Saturday, November 13, 2010

Crime and Misconduct Commission calls for Qld. police commissioner to be more accountable

THE Crime and Misconduct Commission has insisted Police Commissioner Bob Atkinson's new contract make him accountable for officer bad behaviour after claiming the force was unwilling and reluctant to fix problems.

In a confidential letter to Police Minister Neil Roberts about Mr Atkinson's reappointment, CMC chairman Martin Moynihan said investigations showed "inadequate supervision and intervention in the context of operational policing" and "continued unwillingness ... to counter unauthorised access of the police computer system".

Several allegations of system abuse were revealed earlier this year, including a police constable accused of rape and stalking who logged in under another officer's name to check the background of a girlfriend's former fiance, and a senior female detective who was accused of stealing money from the station's social club.

"In my view the conditions of Mr Atkinson's reappointment for a further three years should provide some recognition of the need to effect improvement in these areas, thus imposing upon the Commissioner of Police accountability for occasional and systemic failure in the areas of supervision and unethical behaviour," he said.

The letter written in April this year, which was obtained by The Courier-Mail under Right to Information, followed a spat between the State Government and Mr Moynihan over the handling of Mr Atkinson's reappointment. Mr Moynihan claimed he hadn't been informed before Premier Anna Bligh's decision but the Government denied this, saying meeting notes showed evidence to the contrary.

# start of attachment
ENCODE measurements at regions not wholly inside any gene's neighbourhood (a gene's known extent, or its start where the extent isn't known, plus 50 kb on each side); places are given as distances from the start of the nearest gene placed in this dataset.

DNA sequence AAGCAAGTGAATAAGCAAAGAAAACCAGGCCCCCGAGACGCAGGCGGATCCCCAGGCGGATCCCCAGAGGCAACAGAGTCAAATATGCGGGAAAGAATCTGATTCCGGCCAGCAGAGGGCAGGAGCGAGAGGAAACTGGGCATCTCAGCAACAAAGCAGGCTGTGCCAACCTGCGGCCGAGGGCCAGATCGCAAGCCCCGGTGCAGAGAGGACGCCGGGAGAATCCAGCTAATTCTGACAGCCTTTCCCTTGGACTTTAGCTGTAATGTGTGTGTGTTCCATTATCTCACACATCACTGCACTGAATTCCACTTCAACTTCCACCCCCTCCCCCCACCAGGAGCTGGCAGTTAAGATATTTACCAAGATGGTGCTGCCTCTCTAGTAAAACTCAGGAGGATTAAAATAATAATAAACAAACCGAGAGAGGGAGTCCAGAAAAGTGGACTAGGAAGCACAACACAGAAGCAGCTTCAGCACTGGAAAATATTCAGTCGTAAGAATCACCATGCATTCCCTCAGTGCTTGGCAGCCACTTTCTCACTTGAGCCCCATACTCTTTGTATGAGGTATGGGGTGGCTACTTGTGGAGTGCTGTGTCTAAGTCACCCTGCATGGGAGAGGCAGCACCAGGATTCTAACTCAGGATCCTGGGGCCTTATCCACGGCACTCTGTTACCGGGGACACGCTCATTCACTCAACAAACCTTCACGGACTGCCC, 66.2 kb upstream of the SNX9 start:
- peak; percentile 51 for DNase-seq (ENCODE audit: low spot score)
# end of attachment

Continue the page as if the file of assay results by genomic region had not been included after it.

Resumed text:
Mr Atkinson said at a public hearing into systemic issues identified during an investigation into allegations of police misconduct on the Gold Coast, that any failure of professional standards by members needed to be addressed in a "swift, proportionate and balanced manner".

The CMC's Operation Tesco examined allegations of inappropriate associations with criminals, drug use, misuse of confidential police information and resources, leadership and supervision, and acceptance of gratuities.

The CMC released a statement this week saying its relation with QPS was "not aggressive but reflective of healthy co-operation".

"This co-operation, however, will not always mean that we'll reach consensus - nor should it," the statement said. "If the CMC is to maintain high standards of integrity within the QPS and other public sector organisations, it is inevitable that there will be disagreement from time to time."


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